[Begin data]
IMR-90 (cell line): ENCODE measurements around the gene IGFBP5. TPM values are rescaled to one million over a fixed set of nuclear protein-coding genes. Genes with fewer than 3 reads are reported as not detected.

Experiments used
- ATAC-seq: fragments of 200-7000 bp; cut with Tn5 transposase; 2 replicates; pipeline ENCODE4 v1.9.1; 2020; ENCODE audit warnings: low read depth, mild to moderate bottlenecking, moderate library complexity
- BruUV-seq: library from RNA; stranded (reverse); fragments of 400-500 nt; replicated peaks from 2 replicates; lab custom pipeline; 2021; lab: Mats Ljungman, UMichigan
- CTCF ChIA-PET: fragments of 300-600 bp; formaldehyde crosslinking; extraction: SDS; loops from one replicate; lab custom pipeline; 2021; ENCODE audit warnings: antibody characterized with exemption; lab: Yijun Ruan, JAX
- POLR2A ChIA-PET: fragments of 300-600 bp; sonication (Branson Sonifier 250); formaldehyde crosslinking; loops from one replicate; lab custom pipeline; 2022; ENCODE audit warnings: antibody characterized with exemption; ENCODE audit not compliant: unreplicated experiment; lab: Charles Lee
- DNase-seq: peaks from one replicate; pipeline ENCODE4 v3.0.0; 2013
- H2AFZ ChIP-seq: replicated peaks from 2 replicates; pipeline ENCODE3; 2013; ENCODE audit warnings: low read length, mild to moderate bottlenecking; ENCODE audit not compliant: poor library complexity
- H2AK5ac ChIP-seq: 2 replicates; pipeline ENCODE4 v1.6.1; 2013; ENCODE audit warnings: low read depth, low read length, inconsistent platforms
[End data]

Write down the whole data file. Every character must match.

IMR-90 (cell line): ENCODE measurements around the gene IGFBP5. TPM values are rescaled to one million over a fixed set of nuclear protein-coding genes. Genes with fewer than 3 reads are reported as not detected.

Experiments used
- ATAC-seq: fragments of 200-7000 bp; cut with Tn5 transposase; 2 replicates; pipeline ENCODE4 v1.9.1; 2020; ENCODE audit warnings: low read depth, mild to moderate bottlenecking, moderate library complexity
- BruUV-seq: library from RNA; stranded (reverse); fragments of 400-500 nt; replicated peaks from 2 replicates; lab custom pipeline; 2021; lab: Mats Ljungman, UMichigan
- CTCF ChIA-PET: fragments of 300-600 bp; formaldehyde crosslinking; extraction: SDS; loops from one replicate; lab custom pipeline; 2021; ENCODE audit warnings: antibody characterized with exemption; lab: Yijun Ruan, JAX
- POLR2A ChIA-PET: fragments of 300-600 bp; sonication (Branson Sonifier 250); formaldehyde crosslinking; loops from one replicate; lab custom pipeline; 2022; ENCODE audit warnings: antibody characterized with exemption; ENCODE audit not compliant: unreplicated experiment; lab: Charles Lee
- DNase-seq: peaks from one replicate; pipeline ENCODE4 v3.0.0; 2013
- H2AFZ ChIP-seq: replicated peaks from 2 replicates; pipeline ENCODE3; 2013; ENCODE audit warnings: low read length, mild to moderate bottlenecking; ENCODE audit not compliant: poor library complexity
- H2AK5ac ChIP-seq: 2 replicates; pipeline ENCODE4 v1.6.1; 2013; ENCODE audit warnings: low read depth, low read length, inconsistent platforms